IDS benefit sanctions drive more UK under 25s to homelessness

Tony Gosling tony at
Wed Nov 19 01:08:47 GMT 2014

Controversial benefit sanctions driving more young people to 
homelessness, charity warns

Welfare reforms blamed in sharply rising number of cases

Author Biography
 Wednesday 19 November 2014

An increasing number of young people are being made homeless after 
running into financial problems caused by the Government's 
controversial welfare reforms, according to a report published today.

The survey of more than 200 homelessness charities and council 
agencies across England uncovered clear signs that the Coalition's 
tougher regime of benefit sanctions is driving young people out of their homes.

Reports of homelessness among under 25s who had experienced benefit 
reductions have increased sixfold in the space of a year, from 1.7 
per cent of cases in 2013 to 10 per cent in 2014, the charities said. 
More than 90 per cent of providers also reported that the sanctions 
had affected young people's ability to access new accommodation.

In 2012, the Department for Work and Pensions brought in a tougher 
sanctions regime for those claiming Job Seekers Allowance and 
Employment Support Allowance, increasing the requirements needed to 
qualify for the benefits and the amount of time for which claimants 
can be penalised.

The research was carried out by Homeless Link, the umbrella body for 
homelessness organisations. Rick Henderson, the group's chief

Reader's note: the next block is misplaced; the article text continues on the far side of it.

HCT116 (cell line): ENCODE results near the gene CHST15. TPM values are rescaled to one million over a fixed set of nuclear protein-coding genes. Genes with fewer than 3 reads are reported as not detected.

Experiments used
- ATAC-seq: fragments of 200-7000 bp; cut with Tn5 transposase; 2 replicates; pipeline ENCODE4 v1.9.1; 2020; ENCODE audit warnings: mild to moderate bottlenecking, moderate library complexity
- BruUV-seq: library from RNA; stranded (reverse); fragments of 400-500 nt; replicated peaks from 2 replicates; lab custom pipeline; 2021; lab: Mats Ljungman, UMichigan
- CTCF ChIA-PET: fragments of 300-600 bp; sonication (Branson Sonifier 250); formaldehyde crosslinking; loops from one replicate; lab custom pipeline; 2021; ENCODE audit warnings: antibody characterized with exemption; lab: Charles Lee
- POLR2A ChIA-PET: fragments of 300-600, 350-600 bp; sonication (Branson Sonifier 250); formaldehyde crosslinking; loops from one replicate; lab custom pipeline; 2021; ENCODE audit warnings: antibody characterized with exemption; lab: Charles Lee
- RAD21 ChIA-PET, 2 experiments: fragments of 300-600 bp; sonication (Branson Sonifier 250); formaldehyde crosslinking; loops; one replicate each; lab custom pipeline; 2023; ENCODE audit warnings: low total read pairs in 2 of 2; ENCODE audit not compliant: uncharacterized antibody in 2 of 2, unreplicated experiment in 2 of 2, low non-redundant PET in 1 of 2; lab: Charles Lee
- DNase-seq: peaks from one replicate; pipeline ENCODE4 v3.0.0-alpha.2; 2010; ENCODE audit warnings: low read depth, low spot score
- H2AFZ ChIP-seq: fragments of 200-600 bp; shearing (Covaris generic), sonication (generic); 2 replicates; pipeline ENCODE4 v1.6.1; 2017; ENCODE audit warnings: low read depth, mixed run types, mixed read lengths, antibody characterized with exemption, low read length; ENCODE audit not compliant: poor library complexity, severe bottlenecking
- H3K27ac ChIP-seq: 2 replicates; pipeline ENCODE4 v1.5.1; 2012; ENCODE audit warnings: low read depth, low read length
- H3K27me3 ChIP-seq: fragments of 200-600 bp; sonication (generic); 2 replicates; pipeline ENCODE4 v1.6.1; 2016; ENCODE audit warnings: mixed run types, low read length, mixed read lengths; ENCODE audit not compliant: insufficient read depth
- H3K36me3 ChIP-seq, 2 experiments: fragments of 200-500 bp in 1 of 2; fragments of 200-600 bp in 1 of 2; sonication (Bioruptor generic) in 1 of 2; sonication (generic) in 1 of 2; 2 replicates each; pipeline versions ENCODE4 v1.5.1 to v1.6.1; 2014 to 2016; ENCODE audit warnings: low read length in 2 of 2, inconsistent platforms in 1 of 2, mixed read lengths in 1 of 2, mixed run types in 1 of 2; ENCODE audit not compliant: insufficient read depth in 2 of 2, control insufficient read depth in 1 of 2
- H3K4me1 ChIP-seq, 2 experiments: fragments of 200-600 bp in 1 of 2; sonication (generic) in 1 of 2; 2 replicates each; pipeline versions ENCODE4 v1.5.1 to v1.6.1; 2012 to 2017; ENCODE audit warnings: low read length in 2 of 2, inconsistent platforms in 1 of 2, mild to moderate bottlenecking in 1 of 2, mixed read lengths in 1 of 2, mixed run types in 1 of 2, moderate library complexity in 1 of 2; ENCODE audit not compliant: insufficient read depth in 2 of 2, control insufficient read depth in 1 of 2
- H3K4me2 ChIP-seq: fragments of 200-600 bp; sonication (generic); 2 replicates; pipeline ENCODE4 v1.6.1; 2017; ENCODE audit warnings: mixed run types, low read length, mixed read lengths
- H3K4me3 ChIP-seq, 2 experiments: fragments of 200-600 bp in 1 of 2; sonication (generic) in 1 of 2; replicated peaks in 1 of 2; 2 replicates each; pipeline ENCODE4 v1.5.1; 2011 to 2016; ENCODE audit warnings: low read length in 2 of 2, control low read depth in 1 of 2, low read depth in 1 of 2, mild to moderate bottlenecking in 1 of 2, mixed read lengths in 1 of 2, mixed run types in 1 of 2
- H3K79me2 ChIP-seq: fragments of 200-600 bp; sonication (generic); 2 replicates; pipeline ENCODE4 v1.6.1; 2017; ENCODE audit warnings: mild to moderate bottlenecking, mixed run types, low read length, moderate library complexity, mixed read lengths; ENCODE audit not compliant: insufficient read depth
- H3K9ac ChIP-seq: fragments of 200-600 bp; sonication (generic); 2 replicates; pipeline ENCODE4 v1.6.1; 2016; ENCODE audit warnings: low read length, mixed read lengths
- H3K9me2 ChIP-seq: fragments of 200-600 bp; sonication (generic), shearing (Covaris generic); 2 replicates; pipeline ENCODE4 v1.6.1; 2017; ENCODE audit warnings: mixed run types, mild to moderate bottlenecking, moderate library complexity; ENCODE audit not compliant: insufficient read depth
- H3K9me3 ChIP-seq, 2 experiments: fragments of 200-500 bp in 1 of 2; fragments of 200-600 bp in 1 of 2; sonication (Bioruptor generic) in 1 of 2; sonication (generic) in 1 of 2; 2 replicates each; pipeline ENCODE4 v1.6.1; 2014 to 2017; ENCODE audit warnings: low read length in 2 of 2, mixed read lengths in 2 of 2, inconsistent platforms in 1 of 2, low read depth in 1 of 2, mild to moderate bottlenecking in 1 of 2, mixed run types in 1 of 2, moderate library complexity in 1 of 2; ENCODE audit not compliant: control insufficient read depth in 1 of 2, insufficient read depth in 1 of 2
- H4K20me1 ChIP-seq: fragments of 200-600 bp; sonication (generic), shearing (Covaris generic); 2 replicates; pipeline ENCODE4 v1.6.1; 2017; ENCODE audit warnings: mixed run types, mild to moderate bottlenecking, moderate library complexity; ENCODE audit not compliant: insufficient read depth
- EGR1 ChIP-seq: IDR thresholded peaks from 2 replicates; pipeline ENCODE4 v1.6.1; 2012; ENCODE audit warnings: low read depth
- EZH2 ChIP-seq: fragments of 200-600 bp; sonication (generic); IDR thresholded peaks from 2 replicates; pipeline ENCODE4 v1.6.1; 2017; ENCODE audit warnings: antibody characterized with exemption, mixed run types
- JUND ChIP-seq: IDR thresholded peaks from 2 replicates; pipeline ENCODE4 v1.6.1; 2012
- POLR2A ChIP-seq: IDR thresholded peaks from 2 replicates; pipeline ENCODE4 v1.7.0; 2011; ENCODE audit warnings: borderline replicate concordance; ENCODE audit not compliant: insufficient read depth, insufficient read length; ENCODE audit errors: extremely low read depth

executive, said: "We know that early experience of homelessness can 
lead to the development of significant problems in later life, and 
for young people who find themselves in crisis, the benefits system 
should provide a safety net to help prevent this from happening. It 
is therefore concerning that young people are being forced into 
homelessness due to their benefits being reduced or stopped.

"Nearly all the charities we spoke to reported that young people were 
being affected by benefits being cut. We urge the DWP to take the 
recommendations in the report seriously and ensure that those in most 
need are not pushed further into destitution."

A Government spokesman said: "The reality is homelessness is down 
year on year by two per cent and our welfare reforms are improving 
the lives of some of the poorest families in our communities. 
Sanctions are only used in a small number of cases as a last resort, 
with a well-established system of hardship provision available for 
sanctioned claimants."

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